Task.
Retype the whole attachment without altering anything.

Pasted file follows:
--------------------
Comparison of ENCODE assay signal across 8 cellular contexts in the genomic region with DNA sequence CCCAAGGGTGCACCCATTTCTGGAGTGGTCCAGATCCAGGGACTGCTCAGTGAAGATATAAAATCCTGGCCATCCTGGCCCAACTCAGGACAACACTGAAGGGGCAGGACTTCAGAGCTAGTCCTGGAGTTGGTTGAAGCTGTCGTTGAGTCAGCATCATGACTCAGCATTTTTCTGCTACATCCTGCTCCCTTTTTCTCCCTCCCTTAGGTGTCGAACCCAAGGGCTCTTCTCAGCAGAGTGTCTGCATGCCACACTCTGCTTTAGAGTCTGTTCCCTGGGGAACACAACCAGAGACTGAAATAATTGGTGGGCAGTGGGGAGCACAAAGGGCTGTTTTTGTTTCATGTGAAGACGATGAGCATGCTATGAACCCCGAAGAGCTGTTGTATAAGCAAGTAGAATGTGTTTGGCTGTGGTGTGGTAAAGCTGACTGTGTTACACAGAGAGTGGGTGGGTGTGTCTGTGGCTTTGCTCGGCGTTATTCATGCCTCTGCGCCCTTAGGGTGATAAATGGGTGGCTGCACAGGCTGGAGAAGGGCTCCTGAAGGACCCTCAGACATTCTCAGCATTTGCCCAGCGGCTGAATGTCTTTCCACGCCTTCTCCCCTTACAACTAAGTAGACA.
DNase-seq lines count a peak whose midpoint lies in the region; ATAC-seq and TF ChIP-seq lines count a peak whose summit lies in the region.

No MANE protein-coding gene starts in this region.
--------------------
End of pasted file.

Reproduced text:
Comparison of ENCODE assay signal across 8 cellular contexts in the genomic region with DNA sequence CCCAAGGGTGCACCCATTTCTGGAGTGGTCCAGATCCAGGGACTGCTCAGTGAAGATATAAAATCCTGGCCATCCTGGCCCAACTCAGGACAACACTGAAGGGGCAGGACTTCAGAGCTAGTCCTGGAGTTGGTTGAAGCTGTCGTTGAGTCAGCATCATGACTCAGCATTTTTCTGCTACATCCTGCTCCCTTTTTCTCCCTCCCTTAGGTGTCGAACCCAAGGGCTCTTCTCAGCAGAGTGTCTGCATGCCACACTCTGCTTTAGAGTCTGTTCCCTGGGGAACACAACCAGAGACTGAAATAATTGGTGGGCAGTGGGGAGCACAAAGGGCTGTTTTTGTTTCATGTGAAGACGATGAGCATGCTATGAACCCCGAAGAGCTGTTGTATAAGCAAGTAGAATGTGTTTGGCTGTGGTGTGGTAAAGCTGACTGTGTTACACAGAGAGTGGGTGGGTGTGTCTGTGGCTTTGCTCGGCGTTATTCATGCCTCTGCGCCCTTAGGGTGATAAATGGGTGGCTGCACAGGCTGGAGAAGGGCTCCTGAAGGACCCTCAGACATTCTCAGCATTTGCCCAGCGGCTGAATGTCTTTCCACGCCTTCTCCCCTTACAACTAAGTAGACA.
DNase-seq lines count a peak whose midpoint lies in the region; ATAC-seq and TF ChIP-seq lines count a peak whose summit lies in the region.

No MANE protein-coding gene starts in this region.